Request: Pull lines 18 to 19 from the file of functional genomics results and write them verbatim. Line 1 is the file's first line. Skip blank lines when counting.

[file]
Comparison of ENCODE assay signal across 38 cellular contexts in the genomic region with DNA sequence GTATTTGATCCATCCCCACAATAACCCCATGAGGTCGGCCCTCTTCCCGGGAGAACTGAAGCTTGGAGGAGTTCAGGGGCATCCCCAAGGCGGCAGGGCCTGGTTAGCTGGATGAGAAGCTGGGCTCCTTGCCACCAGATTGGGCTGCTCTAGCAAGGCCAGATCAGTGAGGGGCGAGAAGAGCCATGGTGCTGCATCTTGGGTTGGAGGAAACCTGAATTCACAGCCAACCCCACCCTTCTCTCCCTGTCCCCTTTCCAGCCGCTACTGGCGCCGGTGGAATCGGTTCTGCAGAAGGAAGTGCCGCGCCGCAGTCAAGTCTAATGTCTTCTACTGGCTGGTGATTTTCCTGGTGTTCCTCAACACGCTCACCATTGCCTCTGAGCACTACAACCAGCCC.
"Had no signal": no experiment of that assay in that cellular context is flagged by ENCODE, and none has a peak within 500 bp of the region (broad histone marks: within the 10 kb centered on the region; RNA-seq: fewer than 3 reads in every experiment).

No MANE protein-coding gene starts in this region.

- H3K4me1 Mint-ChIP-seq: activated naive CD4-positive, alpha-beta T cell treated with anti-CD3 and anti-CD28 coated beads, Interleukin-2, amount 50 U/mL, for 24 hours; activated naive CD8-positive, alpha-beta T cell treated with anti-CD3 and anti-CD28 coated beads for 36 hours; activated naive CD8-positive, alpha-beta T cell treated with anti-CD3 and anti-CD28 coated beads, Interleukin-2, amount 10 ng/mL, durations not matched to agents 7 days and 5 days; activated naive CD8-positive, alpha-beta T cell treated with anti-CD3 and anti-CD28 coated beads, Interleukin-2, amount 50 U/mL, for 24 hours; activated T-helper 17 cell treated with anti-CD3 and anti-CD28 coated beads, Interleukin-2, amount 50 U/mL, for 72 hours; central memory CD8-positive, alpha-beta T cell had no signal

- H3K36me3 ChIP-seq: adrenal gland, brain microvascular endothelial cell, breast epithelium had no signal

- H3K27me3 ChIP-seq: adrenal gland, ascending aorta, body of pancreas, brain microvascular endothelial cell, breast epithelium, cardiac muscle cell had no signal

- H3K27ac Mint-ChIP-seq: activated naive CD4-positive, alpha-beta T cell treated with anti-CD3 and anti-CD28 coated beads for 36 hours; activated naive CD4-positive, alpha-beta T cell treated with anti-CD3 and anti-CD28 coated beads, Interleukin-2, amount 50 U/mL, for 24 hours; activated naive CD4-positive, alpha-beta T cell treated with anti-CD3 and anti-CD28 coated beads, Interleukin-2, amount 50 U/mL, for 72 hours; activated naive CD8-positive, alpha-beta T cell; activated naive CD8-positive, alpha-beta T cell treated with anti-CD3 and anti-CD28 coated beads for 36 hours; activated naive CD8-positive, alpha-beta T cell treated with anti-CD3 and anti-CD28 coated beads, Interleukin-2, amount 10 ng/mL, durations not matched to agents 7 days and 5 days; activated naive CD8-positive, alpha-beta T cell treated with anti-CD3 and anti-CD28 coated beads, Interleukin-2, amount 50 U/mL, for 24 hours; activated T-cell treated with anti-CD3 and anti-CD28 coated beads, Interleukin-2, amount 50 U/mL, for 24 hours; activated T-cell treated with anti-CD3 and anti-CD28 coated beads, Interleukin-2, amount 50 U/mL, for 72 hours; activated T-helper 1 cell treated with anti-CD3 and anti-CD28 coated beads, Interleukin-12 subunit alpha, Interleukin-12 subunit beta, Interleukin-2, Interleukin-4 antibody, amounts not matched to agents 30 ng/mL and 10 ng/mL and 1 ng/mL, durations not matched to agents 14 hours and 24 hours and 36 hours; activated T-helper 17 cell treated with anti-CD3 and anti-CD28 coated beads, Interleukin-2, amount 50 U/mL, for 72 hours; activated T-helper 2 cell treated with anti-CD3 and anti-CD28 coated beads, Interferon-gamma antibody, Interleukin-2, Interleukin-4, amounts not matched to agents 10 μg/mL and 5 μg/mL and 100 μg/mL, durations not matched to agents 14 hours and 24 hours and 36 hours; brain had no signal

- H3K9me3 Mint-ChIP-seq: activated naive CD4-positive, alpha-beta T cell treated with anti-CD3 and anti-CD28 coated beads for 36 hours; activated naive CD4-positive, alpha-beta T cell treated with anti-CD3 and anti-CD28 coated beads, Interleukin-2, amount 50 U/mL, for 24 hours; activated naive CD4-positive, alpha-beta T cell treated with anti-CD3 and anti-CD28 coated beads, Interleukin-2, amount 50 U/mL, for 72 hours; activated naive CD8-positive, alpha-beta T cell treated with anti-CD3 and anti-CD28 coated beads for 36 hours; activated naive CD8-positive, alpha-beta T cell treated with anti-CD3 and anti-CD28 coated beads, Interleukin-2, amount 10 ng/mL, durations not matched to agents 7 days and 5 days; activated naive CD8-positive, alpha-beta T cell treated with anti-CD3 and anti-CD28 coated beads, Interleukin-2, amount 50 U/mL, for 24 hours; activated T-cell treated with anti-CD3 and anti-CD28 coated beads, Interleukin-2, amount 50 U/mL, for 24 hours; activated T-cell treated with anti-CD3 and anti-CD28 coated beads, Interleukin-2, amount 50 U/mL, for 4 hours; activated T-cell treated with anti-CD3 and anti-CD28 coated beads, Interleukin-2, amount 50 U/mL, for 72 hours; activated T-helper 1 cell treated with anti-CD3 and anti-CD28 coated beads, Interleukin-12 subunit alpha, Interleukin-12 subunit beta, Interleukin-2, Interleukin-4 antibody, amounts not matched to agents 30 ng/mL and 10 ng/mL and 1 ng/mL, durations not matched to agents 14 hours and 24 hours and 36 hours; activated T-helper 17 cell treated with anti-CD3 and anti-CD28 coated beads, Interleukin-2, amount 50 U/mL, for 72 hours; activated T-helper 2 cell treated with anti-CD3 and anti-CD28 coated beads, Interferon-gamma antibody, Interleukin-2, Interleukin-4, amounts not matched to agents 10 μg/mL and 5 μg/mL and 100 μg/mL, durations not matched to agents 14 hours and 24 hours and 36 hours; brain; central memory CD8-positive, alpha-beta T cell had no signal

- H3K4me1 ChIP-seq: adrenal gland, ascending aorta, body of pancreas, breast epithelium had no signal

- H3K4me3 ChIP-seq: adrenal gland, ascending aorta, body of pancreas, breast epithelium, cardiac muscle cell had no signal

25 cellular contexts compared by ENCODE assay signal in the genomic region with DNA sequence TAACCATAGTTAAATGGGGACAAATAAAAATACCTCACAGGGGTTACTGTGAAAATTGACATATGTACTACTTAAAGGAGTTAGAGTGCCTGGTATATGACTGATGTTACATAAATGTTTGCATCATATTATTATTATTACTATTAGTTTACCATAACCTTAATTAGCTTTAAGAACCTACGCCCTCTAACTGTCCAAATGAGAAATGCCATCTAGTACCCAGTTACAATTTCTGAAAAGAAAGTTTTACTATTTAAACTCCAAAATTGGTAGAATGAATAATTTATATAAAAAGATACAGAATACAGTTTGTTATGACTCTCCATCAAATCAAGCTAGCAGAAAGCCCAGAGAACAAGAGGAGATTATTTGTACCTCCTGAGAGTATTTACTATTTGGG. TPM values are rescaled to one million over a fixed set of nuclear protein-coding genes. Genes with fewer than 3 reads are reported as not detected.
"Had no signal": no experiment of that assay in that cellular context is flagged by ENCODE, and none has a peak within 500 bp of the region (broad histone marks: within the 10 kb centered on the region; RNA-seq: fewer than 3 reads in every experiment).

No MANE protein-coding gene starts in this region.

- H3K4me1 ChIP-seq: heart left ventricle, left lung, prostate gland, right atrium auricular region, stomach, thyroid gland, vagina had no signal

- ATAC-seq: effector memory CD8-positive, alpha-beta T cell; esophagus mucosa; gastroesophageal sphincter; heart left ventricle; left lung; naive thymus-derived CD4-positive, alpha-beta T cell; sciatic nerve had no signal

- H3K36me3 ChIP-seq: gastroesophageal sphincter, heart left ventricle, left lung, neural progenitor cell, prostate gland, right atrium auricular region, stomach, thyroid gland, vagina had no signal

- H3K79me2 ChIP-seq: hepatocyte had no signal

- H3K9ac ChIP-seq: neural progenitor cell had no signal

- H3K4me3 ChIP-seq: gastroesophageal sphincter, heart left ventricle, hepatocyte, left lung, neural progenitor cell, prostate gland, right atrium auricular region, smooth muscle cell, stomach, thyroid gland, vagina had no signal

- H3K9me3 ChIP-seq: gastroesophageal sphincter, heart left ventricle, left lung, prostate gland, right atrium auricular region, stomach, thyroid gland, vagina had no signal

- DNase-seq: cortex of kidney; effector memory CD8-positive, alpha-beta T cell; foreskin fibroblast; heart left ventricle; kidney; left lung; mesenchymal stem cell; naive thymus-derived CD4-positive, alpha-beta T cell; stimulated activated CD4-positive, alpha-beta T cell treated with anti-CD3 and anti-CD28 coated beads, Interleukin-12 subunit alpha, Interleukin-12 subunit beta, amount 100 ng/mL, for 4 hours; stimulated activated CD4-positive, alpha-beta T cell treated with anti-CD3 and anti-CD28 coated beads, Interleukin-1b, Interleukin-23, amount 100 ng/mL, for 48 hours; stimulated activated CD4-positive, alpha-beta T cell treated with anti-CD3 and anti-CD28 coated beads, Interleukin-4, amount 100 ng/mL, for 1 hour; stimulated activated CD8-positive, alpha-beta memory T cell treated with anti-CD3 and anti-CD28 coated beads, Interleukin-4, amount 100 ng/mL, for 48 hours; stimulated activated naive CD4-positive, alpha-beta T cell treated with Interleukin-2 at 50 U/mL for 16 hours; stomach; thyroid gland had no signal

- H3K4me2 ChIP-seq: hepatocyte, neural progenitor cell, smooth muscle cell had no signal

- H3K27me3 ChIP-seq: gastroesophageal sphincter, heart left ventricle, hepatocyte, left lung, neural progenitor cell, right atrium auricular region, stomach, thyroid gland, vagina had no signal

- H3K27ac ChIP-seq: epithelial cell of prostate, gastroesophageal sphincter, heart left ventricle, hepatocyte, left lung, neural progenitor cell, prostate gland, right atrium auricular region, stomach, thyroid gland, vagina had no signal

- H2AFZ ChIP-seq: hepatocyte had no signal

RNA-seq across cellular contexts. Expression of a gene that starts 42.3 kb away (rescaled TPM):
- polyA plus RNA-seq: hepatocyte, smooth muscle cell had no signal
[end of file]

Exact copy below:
- H3K9ac ChIP-seq: neural progenitor cell had no signal

- H3K4me3 ChIP-seq: gastroesophageal sphincter, heart left ventricle, hepatocyte, left lung, neural progenitor cell, prostate gland, right atrium auricular region, smooth muscle cell, stomach, thyroid gland, vagina had no signal